09.13.12 8:25 PM ET
The Birth Of The Next Intifada?
Amid growing concerns that the situation could turn into a violent conflict with Israel, Palestinians turned against their leaders this week with protests in the West Bank targeting the Palestinian Authority for mismanagement of the struggling economy.
Hundreds of demonstrators, directing much of their ire at Prime Minister Salam Fayyad and his fiscal austerity program, burned effigies of the celebrated economist in Hebron and damaged government buildings in Ramallah. On Monday, reported the New York Times, taxi and truck drivers all over the West Bank participated in a mass strike against a recent rise in fuel prices, now above $2 a liter. The increases came as Israel, which has the third highest price in the world for gasoline, raised its own prices; the two economies are linked by the Oslo-era Paris Accords.
Even though Israeli Prime Minister Benjamin Netanyahu scheduled an early transfer of $63.3 million in taxes levied on Palestinians to help ease the financial burden, observers and officials in Israel worry that the protesters’ rage will morph into a third intifada against the occupation. According to the Times of Israel, demonstrators in Ramallah Tuesday chanted, "The people demand an end to Oslo," and carried signs reading, "No to the agreements of shame."
A mass uprising may be "probable," said George Washington University political science professor Nathan Brown, but the timeline is uncertain.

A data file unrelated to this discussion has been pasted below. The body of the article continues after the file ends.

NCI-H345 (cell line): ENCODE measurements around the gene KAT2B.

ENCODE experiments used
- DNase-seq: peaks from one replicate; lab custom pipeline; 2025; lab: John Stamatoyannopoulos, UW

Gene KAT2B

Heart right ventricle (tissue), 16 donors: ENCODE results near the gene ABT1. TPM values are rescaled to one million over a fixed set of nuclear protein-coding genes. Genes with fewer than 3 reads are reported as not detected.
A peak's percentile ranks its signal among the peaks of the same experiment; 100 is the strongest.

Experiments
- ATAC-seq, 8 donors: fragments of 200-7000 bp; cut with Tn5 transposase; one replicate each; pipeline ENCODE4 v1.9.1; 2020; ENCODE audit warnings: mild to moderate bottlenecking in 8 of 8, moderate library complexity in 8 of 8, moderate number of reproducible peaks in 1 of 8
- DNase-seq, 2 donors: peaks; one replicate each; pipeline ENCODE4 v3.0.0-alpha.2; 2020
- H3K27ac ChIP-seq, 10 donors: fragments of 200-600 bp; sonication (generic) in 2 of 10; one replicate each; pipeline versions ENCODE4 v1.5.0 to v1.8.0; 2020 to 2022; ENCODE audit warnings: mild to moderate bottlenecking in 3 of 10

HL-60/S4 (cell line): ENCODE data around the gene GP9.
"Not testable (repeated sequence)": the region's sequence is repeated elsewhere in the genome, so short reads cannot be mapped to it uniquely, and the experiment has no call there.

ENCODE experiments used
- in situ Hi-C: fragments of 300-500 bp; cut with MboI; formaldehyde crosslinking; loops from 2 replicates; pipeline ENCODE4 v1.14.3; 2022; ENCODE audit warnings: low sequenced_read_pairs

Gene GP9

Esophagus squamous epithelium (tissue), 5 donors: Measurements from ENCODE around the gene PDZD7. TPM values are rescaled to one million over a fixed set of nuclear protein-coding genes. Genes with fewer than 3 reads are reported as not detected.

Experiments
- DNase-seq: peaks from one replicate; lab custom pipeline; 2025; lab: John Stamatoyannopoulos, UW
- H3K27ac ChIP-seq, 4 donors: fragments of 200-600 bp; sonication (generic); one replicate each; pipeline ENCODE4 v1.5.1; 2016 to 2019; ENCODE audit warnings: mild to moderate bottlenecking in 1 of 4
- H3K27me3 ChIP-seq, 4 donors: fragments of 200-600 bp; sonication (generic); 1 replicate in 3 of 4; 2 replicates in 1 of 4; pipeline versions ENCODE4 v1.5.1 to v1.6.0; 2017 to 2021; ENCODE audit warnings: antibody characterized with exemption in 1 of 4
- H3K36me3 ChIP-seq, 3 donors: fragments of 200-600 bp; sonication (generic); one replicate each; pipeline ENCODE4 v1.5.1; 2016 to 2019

"The feeling has sort of set in that there’s going to be some kind of uprising in response, but whether it happens now or five years from now is anybody’s guess," he said Wednesday.
Israel has a long-term outlook, but naturally keeps a close eye on current developments.
"There have been warnings within the Israeli establishment, especially from the intelligence apparatus, about the volatility in the territories," said Natan Sachs, a fellow at the Saban Center for Middle East Policy at the Brookings Institute.
A third intifada, Sachs added, may also look "very different" from the previous two, multi-year uprisings in the late-1980s and early-2000s that often turned into violent clashes with Israelis and between Palestinian factions. The first intifada was known for stone-throwing and the second remembered for suicide bombings.
The 2.5 million Palestinians living in the West Bank face an unemployment rate of more than 20 percent, as well as a government saddled with $1.5 million in debt and a cash shortfall of $500 million, due to Israeli restrictions on economic activity and support from international donors decreases. In 2011, donors promised $1.1 billion, but the Palestinian government only received $750 million of it.
Fayyad, supported by President Mahmoud Abbas, introduced limited austerity measures on Tuesday in an effort to contain the demonstrations, vowing to lower fuel prices and slash top officials' salaries. It may not be enough to stave off an escalation—perhaps into violence—as Netanyahu continues to focus much of his attention on Iran and other regional issues. Microscopic attention to the Israeli-Palestinian conflict only increases with internet-enabled citizen journalism and actions like the Palestinians’ UN bid, but Israel’s leadership largely ignores Palestinian issues..
Last year’s Arab Spring largely non-violent demonstrations in Tunisia and Egypt periodically encouraged similar peaceful reactions in the West Bank, but with no success. West Bank protests this week seem similar to the first intifada’s "quiet revolution," but the rapid decay of the Palestinian economy could be the catalyst that turns this relative calm into a storm.